The moment I saw the quirky teapot and cup on the shelf in the floral and gift shop Petals on Main Street, Pittston, I knew it wasn’t going to stay there for long. It was coming with me. Shop owner Natalie Kearney did it up in festive wrappings, as only she can, and I left filled with anticipation of the smile this would put on my friend Katie’s pretty face.
Not so much that Katie is a tea lover, although she is, but that the inscription on the cup seems to have been written especially for her. “Shoes are always on her mind,” it reads.
Shoes, you see, actually are always on Katie’s mind. That’s because to Katie, shoes represent something else that’s always on her mind: surviving.
And not just any shoes. High heels. The higher the better.
Katie was wearing heels, the kind they call “stilettos,” with her jeans the day I first met her. She lingered after a writing class at the community college to tell me that, although she prayed it would never happen, I might be called upon to save her life. Then she flipped open the top of what I had thought was a purse slung over her shoulder to reveal a futuristic-looking device of buttons and lights. She explained it was controlling an IV pump delivering medication through a tube inserted into the middle of her chest. “If I pass out,” she said matter-of-factly, “push this button and call 9-1-1.”
Katie once wrote a story about the time a cute boy asked her out and when she told him about the tube, which she felt compelled to do, he just made a face and said, “Eeeww.” She never saw him again.
The first days of that semester in September of 2008 marked the beginning of my education about the life-threatening, heart/lung disease Pulmonary Hypertension. Katie Tobias, who had been diagnosed two years earlier, became my teacher. She was 21 at the time.
Among the things Katie taught me about PH, as the disease is often called, is that the only hope for survival is a double lung transplant, often accompanied by a heart transplant. Katie, however, was not yet sick enough to qualify for either.
“You cannot have a transplant until you are sick enough to warrant it, but not so sick that you won’t survive it,” she said, which sounded an awful lot like a classic “Catch 22” to me.
She also told me that PH affects mostly women and those with it are told to plan to stop wearing high heels because the disease will affect their balance. Katie took this as a challenge. She vowed to continue wearing heels no matter what. And she has.
“About the only thing I could control was my shoes,” she says.
As the years rolled on, Katie took classes whenever her health allowed, occasionally having to drop out for a semester or two. But she never gave up. And never gave in. Every time I saw her, she was in heels. Even the day I found her leaning against a wall with her eyes rolling back in her head. Just as I reached for my cell phone, however, she somehow rallied and told me to put it away.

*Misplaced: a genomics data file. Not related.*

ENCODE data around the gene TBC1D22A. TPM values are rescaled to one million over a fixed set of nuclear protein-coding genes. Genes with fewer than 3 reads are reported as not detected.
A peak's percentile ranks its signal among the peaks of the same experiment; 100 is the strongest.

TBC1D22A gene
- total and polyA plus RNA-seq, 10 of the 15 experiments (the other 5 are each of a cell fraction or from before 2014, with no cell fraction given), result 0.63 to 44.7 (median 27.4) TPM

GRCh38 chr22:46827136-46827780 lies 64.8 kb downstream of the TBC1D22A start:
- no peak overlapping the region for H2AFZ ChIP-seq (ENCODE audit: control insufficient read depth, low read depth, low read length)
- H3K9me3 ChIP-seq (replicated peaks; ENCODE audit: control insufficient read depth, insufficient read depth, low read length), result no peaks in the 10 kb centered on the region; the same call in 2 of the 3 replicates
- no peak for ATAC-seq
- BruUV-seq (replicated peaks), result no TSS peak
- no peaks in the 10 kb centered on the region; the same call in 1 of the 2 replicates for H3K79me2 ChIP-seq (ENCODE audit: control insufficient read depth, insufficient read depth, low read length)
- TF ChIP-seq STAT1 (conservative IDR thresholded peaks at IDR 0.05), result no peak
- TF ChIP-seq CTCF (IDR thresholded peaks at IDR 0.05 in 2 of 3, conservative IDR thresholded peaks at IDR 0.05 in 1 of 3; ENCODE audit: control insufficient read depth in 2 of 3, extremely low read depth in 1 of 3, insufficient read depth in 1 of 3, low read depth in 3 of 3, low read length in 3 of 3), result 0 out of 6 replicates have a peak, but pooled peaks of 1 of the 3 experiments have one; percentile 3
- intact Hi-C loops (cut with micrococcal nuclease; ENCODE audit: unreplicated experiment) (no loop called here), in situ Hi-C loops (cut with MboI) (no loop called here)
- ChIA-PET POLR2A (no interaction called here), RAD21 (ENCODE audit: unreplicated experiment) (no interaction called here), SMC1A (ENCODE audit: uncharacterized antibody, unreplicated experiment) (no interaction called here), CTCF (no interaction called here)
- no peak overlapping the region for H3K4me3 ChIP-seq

Late one August, Katie sent me an email to say she was enrolled in my advertising class, which started the following week, and wanted to warn me she was now on oxygen 24/7 and didn’t want me making a fuss when I saw her, which I probably would have.
Everything would have been fine, except that Katie showed up late for the first class. The class had been overbooked and when she entered the room, every seat was taken and every eye was upon her. A young lady in the back row jumped up and said, “Here, take my seat,” and Katie, with everyone watching, dragged her oxygen tank down the middle aisle, her high heels clicking on the floor with every step.
The past two years have been hard on Katie emotionally. Three friends she made through her involvement with the Pulmonary Hypertension Association have lost their lives.
Katie graduated last May, 10 years after that first writing class, with an associate’s degree in graphic design and advertising. Though she is unable to hold a job, she has a big dream, a dynamic idea aimed at supporting and empowering people, especially women, in situations similar to hers. This idea is innovative, and exciting, and, unfortunately, expensive to put into motion. Especially for someone with no income.
But Katie has friends and these friends are determined to see her idea through. They’ve started by creating a GoFundMe page designed to raise seed money. To participate, log on to gofundme.com, click on the word “Search” and type in “empowering survivors with unique shoes.” That tag line should come as no surprise. As her tea cup proclaims, shoes are always on Katie’s mind.
By the way, in addition to seed money, finding a lawyer interested in providing Katie with a little pro bono advice wouldn’t hurt either. Send me an email and I’ll put you in touch with her.
Ed Ackerman writes The Optimist every week. Look for his blog online during the week at pittstonprogress.com.